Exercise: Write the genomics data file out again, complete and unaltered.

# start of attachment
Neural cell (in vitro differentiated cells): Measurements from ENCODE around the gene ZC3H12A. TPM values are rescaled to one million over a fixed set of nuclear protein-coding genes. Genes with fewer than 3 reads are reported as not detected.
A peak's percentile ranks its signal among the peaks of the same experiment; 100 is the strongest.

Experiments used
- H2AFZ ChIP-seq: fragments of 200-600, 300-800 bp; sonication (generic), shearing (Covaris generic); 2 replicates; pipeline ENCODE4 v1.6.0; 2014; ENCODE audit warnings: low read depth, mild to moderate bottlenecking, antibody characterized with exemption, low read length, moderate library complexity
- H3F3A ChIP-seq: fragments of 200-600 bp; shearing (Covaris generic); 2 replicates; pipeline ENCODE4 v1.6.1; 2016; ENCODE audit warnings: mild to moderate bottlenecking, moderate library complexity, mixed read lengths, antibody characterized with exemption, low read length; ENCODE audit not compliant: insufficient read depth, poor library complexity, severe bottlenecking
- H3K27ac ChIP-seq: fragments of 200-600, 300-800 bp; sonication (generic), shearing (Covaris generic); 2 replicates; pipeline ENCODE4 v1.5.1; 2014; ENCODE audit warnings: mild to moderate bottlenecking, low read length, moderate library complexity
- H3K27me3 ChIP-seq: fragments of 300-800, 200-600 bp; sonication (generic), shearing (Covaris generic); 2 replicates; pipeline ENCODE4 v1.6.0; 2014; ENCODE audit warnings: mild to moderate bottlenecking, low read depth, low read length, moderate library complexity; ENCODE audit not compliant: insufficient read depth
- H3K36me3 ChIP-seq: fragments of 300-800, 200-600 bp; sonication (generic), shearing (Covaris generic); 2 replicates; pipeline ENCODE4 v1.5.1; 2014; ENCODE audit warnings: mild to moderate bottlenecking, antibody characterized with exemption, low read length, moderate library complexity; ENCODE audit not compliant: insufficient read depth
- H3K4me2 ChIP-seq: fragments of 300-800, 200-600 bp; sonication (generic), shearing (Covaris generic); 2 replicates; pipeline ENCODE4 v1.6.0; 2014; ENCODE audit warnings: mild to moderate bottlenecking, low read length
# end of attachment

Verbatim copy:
Neural cell (in vitro differentiated cells): Measurements from ENCODE around the gene ZC3H12A. TPM values are rescaled to one million over a fixed set of nuclear protein-coding genes. Genes with fewer than 3 reads are reported as not detected.
A peak's percentile ranks its signal among the peaks of the same experiment; 100 is the strongest.

Experiments used
- H2AFZ ChIP-seq: fragments of 200-600, 300-800 bp; sonication (generic), shearing (Covaris generic); 2 replicates; pipeline ENCODE4 v1.6.0; 2014; ENCODE audit warnings: low read depth, mild to moderate bottlenecking, antibody characterized with exemption, low read length, moderate library complexity
- H3F3A ChIP-seq: fragments of 200-600 bp; shearing (Covaris generic); 2 replicates; pipeline ENCODE4 v1.6.1; 2016; ENCODE audit warnings: mild to moderate bottlenecking, moderate library complexity, mixed read lengths, antibody characterized with exemption, low read length; ENCODE audit not compliant: insufficient read depth, poor library complexity, severe bottlenecking
- H3K27ac ChIP-seq: fragments of 200-600, 300-800 bp; sonication (generic), shearing (Covaris generic); 2 replicates; pipeline ENCODE4 v1.5.1; 2014; ENCODE audit warnings: mild to moderate bottlenecking, low read length, moderate library complexity
- H3K27me3 ChIP-seq: fragments of 300-800, 200-600 bp; sonication (generic), shearing (Covaris generic); 2 replicates; pipeline ENCODE4 v1.6.0; 2014; ENCODE audit warnings: mild to moderate bottlenecking, low read depth, low read length, moderate library complexity; ENCODE audit not compliant: insufficient read depth
- H3K36me3 ChIP-seq: fragments of 300-800, 200-600 bp; sonication (generic), shearing (Covaris generic); 2 replicates; pipeline ENCODE4 v1.5.1; 2014; ENCODE audit warnings: mild to moderate bottlenecking, antibody characterized with exemption, low read length, moderate library complexity; ENCODE audit not compliant: insufficient read depth
- H3K4me2 ChIP-seq: fragments of 300-800, 200-600 bp; sonication (generic), shearing (Covaris generic); 2 replicates; pipeline ENCODE4 v1.6.0; 2014; ENCODE audit warnings: mild to moderate bottlenecking, low read length